How to avoid loading jQuery twice with RequireJS

By February 27, 2013Uncategorized

When working with existing sites or content management systems, you have little say on where and when jQuery is loaded. To complicate matters, some pages may have jQuery auto-loaded, and others may not (yay for performance boosts, nay for client-side plugins). Do you bite the bullet and write unmanageable scripts? Or do you believe in RequireJS and dodge the bullet matrix-style? Let me show you how.

With RequireJS, you can asynchronously load JavaScript files when needed. For example, you can write a simple JavaScript module that depends on jQuery like this:

require([
   'jquery'
], function ($) {
   $('body').append('<h1>Added by RequireJS module</h1>');       
});

Where does ‘jquery’ come from? That is the path alias or module name you set up in the RequireJS config. This will allow it to asynchronously load jQuery when requested by this name, then pass it in as a parameter in the function for you to use (the parameter here is “$” but can be anything).

So when creating “paths” aliases in your main.js, put a condition in there to test if jQuery has been loaded or not. Then you can return the existing jQuery object or load up your own. You can even require a minimum version of jQuery if you like. Check this out:

;(function () {
  var paths = { ... };
     
    //HANDLE JQUERY IF LOADED ALREADY TO AVOID OVERWRITING EXISTING JQUERY PROPERTIES AND PLUGINS
    //CHECK FOR OLD VERSIONS OF JQUERY
    var oldjQuery = !!(window.jQuery && !!window.jQuery.fn.jquery.match(/^1\.[0-4]/));
  
    //LOAD JQUERY IF NOT AVAILABLE OR BELOW MIN
    if (!window.jQuery || oldjQuery) {
        paths.jquery = [
            '//ajax.googleapis.com/ajax/libs/jquery/1.8.3/jquery.min',
            //If the CDN location fails, load from this location
            'libs/jquery/jquery.min'
        ];
    } else {
        //REGISTER THE CURRENT JQUERY
        define('jquery', [], function () { return window.jQuery; });
    }
     
    //CONFIGURE REQUIRE JS
    require.config({
        ...
        paths: paths,
        ...
    });
  
    //START REQUIRE JS
    require([
        'jquery',
        'app'
    ], function ($, App) {
        //HANDLE MULTIPLE JQUERY VERSIONS IF NECESSARY
        if (oldjQuery) $.noConflict(true);
  
        //INITIALIZE APP
        App.init();
    });
})();

Now when ‘jquery’ is required in any of your JavaScript modules, it will reuse the existing jQuery object by finding the module named ‘jquery’, or RequireJS will asynchronously load it from the path you specified. Cool huh?

Caveat

There is a catch to the way you set this up though. You must load your require.js and main.js AFTER the existing jQuery is linked on the page. If main.js is called before, then the jQuery from the CMS might load before RequireJS finishes retrieving your own jQuery file (after it already tested negative for the existing jQuery). Best thing to do is to load require.js, main.js, and all your JavaScript modules in the footer of the page.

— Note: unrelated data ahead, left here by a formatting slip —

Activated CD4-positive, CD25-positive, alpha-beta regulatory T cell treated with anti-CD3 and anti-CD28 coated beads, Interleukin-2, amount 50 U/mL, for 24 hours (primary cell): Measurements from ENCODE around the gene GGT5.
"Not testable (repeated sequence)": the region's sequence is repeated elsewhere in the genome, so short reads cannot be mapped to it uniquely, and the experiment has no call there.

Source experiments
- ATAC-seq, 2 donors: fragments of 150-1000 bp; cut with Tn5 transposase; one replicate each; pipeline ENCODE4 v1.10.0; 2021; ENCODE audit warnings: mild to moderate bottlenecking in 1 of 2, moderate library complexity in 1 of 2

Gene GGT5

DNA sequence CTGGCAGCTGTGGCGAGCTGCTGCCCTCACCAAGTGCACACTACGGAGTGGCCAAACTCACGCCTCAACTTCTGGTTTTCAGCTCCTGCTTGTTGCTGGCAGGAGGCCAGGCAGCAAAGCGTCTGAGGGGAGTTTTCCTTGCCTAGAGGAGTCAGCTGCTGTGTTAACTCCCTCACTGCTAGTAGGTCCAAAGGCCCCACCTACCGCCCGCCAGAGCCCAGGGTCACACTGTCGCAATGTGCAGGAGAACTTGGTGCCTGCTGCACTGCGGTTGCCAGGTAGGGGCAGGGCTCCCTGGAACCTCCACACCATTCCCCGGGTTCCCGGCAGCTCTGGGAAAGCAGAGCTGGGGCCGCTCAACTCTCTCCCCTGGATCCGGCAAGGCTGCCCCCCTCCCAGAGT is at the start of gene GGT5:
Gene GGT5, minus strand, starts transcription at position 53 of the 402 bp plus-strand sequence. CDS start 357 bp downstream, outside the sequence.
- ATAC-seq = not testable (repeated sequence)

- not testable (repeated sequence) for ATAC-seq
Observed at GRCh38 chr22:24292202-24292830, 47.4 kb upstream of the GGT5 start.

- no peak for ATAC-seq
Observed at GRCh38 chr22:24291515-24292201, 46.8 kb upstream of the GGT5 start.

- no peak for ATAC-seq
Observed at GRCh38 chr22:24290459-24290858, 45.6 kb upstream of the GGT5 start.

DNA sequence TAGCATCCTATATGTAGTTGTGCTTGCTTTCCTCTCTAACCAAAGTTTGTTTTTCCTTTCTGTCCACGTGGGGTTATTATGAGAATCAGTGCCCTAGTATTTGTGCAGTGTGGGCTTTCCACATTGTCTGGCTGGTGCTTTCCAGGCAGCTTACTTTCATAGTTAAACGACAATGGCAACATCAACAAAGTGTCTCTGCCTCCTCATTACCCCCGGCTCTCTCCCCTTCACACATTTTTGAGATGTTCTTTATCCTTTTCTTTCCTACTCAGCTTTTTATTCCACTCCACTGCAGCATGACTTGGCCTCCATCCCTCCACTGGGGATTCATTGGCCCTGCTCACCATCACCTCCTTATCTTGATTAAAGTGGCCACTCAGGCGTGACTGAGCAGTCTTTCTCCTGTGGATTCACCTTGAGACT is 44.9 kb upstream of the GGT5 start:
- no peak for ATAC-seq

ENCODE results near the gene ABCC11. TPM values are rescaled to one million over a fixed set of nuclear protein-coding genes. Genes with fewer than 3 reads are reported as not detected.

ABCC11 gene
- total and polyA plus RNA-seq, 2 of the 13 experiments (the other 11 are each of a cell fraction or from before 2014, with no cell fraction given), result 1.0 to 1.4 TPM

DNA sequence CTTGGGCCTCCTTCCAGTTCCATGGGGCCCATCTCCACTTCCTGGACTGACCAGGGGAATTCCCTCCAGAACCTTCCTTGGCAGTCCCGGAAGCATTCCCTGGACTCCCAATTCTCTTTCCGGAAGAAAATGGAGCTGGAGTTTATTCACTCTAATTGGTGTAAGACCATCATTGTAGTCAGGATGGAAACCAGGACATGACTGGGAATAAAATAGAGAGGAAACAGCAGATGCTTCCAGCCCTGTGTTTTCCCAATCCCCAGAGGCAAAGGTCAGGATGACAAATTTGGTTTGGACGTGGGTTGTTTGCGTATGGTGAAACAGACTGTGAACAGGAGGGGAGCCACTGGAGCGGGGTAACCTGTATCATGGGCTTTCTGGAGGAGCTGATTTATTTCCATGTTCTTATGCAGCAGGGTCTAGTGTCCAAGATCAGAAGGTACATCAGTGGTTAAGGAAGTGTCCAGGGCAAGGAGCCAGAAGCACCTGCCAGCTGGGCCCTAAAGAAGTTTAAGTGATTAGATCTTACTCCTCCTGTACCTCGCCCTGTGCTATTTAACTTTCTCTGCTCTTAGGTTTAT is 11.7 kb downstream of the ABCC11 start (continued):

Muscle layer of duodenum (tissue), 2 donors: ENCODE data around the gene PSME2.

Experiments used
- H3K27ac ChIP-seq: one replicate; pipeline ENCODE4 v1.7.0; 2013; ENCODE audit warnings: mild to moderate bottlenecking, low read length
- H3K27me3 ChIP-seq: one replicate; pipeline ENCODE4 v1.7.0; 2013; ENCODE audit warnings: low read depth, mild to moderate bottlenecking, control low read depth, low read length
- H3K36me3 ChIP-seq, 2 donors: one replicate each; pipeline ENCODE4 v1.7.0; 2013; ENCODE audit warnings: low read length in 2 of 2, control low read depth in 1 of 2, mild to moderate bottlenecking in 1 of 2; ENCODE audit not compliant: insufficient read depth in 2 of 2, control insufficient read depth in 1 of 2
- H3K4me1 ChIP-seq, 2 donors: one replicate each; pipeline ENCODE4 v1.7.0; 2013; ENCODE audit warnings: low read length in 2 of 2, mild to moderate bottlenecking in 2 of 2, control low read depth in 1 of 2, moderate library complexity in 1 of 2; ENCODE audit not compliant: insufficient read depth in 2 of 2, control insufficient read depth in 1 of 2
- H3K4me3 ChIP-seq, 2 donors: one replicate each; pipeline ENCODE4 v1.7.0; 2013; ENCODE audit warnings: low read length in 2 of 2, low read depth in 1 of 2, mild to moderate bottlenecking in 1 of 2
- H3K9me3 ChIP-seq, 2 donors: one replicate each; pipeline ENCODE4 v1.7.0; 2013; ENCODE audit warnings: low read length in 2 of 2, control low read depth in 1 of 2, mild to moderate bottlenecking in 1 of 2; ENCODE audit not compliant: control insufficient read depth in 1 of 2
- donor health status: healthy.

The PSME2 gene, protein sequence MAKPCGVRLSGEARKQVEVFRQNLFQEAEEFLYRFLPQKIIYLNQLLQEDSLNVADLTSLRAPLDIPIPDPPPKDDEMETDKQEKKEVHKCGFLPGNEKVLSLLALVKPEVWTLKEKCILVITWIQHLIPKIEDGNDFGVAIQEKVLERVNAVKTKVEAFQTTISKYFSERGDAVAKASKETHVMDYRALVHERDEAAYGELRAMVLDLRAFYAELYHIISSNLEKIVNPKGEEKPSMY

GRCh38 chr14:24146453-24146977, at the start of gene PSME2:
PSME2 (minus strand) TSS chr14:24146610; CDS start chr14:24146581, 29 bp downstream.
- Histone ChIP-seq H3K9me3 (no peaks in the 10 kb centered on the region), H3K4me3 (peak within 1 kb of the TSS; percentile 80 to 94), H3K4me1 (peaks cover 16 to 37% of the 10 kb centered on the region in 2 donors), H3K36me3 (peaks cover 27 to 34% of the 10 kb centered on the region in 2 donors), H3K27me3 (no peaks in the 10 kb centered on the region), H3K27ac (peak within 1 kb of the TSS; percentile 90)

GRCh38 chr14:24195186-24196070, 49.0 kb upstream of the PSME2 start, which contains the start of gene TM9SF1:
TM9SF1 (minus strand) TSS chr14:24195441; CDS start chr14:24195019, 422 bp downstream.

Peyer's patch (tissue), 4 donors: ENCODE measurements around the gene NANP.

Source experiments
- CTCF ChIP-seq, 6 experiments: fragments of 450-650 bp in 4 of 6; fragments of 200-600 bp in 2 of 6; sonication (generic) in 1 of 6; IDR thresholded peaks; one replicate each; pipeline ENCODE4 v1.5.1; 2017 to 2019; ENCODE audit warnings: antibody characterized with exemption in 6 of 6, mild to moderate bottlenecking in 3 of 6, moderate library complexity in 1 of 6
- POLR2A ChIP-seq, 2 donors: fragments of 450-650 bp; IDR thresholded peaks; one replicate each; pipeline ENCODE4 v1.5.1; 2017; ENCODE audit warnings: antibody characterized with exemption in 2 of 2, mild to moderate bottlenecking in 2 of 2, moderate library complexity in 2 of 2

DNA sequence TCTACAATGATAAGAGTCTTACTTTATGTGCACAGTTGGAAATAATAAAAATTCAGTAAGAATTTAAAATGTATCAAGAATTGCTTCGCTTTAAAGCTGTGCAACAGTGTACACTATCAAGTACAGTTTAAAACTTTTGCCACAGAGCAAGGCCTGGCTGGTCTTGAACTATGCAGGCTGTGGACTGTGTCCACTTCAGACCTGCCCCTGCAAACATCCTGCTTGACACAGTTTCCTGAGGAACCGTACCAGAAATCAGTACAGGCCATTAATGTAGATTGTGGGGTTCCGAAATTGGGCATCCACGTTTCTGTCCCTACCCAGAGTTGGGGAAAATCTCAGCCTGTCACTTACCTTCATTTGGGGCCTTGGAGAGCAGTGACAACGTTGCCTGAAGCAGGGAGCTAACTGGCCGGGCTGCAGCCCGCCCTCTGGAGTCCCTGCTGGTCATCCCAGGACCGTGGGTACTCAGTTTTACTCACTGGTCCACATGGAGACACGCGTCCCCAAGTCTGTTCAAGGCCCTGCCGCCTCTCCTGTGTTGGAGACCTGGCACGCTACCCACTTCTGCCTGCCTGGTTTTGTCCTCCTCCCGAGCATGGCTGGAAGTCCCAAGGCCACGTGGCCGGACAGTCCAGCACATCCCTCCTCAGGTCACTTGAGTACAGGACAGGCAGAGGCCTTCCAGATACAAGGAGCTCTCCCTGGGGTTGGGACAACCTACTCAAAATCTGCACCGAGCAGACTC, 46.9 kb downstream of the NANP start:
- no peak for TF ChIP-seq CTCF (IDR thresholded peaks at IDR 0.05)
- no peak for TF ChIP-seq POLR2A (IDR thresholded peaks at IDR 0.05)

However, with Sitefinity it makes sense to load it directly underneath it’s auto-loaded jQuery. This way, your RequireJS modules will work in the page designer too. The way to do this is to link require.js and main.js after the opening <form /> tag. This is because Sitefinity inserts its own jQuery as the first control in the <form />. With this assumption, you can do this:

<body>
    <form id="form1" runat="server">
        <asp:PlaceHolder ID="PlaceHolder1" runat="server">
            <script src="<%= ResolveUrl("~/Scripts/require.js") %>" type="text/javascript"></script>
            <script src="<%= ResolveUrl("~/Scripts/main.js") %>" type="text/javascript"></script>
        </asp:PlaceHolder>
...

You can also do this in the code-behind somewhere:

PageManager.ConfigureScriptManager(this.Page, ScriptRef.JQuery);
 
var scripts = PageManager.ConfigureScriptManager(this.Page, ScriptRef.Empty);
scripts.Scripts.Add(new ScriptReference(path + "/libs/require/require.js"));
scripts.Scripts.Add(new ScriptReference(path + "/main.js"));

With this code, it using the script manager Sitefinity uses and adds jQuery, then all the script references AFTER (as they appear in your code). The PageManager.ConfigureManager will not add jQuery again if it was already loaded.

 Then on the frontend (for both of the cases above), it will get rendered like this:

<body>
    <form method="post" action="" id="form1">
           …
    <script src="/ScriptResource.axd?d=OZdGa8QSokU5bJG-N6...2Dm9dH7QRbLzwVmoe690&t=ffffffff8d3388bc" type="text/javascript"></script>
    <script src="/Scripts/require.js" type="text/javascript"></script>
    <script src="/Scripts/main.js" type="text/javascript"></script>
      ...

In this example, the jQuery condition in main.js will usually find jQuery loaded by Sitefinity and reuse the object. However, on the pages where Sitefinity “doesn’t need” jQuery, RequireJS will asynchronously load the jQuery file from the path you specified. Either way, ONE jQuery is served to all your modules and self-contained. No more wiping out each other’s jQuery plugin namespace!

Happy Coding!!

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